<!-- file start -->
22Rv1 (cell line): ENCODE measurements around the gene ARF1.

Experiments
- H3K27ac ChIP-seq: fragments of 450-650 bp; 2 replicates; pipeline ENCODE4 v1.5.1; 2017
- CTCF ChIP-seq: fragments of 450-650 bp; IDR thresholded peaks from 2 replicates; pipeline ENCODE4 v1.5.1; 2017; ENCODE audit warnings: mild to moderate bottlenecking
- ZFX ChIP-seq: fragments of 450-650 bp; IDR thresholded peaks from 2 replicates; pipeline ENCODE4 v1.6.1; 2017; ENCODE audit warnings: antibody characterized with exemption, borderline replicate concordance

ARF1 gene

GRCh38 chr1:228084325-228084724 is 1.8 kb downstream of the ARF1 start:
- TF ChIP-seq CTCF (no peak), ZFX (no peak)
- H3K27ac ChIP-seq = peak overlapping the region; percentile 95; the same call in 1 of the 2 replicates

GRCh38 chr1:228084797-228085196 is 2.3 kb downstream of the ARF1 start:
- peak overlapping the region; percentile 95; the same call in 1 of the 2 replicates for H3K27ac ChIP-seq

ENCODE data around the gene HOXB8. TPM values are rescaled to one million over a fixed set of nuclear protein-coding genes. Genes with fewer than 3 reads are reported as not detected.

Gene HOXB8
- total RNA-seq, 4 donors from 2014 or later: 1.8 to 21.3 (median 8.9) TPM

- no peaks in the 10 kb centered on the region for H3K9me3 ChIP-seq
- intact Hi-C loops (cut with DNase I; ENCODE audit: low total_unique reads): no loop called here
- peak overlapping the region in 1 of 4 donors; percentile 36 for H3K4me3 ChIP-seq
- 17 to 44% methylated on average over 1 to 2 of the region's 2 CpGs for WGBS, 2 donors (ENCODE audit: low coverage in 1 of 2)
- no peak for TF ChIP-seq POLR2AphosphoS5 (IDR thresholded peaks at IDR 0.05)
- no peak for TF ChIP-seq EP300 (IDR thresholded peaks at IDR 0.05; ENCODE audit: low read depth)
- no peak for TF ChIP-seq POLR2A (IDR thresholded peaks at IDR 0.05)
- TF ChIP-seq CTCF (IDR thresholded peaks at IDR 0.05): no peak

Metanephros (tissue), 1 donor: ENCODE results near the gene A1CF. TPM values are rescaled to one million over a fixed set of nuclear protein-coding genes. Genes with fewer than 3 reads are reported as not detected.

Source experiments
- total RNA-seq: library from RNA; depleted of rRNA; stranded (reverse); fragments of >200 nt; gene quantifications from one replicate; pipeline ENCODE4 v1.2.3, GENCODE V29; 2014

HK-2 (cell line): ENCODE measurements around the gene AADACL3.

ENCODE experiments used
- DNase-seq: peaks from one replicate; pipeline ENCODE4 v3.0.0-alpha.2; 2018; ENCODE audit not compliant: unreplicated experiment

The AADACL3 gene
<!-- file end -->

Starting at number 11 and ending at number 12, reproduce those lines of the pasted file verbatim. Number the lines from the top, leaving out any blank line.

- peak overlapping the region; percentile 95; the same call in 1 of the 2 replicates for H3K27ac ChIP-seq

ENCODE data around the gene HOXB8. TPM values are rescaled to one million over a fixed set of nuclear protein-coding genes. Genes with fewer than 3 reads are reported as not detected.